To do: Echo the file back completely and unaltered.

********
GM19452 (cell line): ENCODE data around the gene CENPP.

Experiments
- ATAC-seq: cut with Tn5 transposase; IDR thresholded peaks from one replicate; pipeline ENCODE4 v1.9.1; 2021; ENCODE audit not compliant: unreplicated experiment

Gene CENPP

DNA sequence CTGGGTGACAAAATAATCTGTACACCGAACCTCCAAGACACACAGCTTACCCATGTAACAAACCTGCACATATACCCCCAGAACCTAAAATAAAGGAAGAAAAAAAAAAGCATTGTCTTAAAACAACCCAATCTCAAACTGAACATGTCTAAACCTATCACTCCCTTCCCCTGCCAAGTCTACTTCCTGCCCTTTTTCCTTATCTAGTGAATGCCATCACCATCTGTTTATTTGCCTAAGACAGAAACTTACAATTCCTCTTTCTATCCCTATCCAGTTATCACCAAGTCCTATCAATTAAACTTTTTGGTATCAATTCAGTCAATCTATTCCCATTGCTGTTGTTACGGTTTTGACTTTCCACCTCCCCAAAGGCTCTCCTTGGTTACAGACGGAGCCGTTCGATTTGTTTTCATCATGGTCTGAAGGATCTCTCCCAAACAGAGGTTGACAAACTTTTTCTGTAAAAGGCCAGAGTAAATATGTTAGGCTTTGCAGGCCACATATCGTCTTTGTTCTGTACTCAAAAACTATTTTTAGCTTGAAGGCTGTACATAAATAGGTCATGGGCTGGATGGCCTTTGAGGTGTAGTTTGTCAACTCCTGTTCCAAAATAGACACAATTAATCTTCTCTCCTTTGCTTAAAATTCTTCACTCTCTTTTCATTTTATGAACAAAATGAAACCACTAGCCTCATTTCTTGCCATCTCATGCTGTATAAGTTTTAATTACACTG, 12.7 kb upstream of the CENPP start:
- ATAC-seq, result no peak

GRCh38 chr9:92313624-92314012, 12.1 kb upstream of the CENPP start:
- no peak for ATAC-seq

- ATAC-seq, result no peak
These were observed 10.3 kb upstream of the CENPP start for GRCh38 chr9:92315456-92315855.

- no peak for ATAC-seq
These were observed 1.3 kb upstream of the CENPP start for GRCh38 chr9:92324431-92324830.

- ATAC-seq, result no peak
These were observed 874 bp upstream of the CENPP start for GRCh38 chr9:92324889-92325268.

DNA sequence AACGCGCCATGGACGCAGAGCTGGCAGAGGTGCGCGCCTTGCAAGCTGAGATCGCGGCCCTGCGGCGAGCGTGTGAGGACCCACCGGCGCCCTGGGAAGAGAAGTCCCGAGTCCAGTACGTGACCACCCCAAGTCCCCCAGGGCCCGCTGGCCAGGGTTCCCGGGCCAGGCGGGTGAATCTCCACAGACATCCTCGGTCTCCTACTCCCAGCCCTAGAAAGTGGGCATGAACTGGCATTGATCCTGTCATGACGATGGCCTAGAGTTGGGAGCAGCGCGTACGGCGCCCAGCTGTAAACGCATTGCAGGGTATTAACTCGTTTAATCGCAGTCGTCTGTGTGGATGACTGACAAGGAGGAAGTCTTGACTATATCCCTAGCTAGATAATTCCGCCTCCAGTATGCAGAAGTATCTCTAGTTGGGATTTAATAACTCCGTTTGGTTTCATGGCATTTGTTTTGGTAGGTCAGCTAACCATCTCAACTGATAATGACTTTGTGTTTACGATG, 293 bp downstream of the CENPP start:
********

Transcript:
GM19452 (cell line): ENCODE data around the gene CENPP.

Experiments
- ATAC-seq: cut with Tn5 transposase; IDR thresholded peaks from one replicate; pipeline ENCODE4 v1.9.1; 2021; ENCODE audit not compliant: unreplicated experiment

Gene CENPP

DNA sequence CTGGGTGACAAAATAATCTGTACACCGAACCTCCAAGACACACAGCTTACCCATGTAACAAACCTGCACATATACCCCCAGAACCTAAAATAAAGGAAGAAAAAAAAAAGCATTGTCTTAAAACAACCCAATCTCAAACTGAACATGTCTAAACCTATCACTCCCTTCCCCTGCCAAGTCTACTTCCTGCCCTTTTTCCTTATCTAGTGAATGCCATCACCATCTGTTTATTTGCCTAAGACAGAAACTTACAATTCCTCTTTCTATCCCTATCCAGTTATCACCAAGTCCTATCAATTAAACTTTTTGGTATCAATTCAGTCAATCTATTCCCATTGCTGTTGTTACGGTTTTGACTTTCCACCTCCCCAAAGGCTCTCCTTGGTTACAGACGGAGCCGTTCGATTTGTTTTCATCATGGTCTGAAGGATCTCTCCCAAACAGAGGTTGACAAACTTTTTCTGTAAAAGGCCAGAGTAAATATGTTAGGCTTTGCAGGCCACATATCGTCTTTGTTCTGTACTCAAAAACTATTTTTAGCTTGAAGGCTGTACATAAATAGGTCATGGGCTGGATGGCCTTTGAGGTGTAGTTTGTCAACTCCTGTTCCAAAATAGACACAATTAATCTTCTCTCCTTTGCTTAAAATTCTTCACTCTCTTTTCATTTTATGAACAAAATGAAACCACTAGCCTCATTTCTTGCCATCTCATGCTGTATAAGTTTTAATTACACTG, 12.7 kb upstream of the CENPP start:
- ATAC-seq, result no peak

GRCh38 chr9:92313624-92314012, 12.1 kb upstream of the CENPP start:
- no peak for ATAC-seq

- ATAC-seq, result no peak
These were observed 10.3 kb upstream of the CENPP start for GRCh38 chr9:92315456-92315855.

- no peak for ATAC-seq
These were observed 1.3 kb upstream of the CENPP start for GRCh38 chr9:92324431-92324830.

- ATAC-seq, result no peak
These were observed 874 bp upstream of the CENPP start for GRCh38 chr9:92324889-92325268.

DNA sequence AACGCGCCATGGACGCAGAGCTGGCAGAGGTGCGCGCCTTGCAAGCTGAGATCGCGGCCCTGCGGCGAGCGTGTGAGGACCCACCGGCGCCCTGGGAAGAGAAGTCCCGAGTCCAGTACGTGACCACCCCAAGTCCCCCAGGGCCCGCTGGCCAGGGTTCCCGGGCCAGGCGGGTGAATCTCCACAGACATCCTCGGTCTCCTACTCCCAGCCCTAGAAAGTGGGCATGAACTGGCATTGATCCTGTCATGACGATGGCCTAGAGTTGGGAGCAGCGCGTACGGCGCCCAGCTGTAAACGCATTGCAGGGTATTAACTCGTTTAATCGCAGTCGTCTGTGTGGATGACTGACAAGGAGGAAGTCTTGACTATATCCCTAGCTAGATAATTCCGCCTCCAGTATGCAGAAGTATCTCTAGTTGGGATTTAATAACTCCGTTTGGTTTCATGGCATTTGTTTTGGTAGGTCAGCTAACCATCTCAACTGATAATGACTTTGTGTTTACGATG, 293 bp downstream of the CENPP start: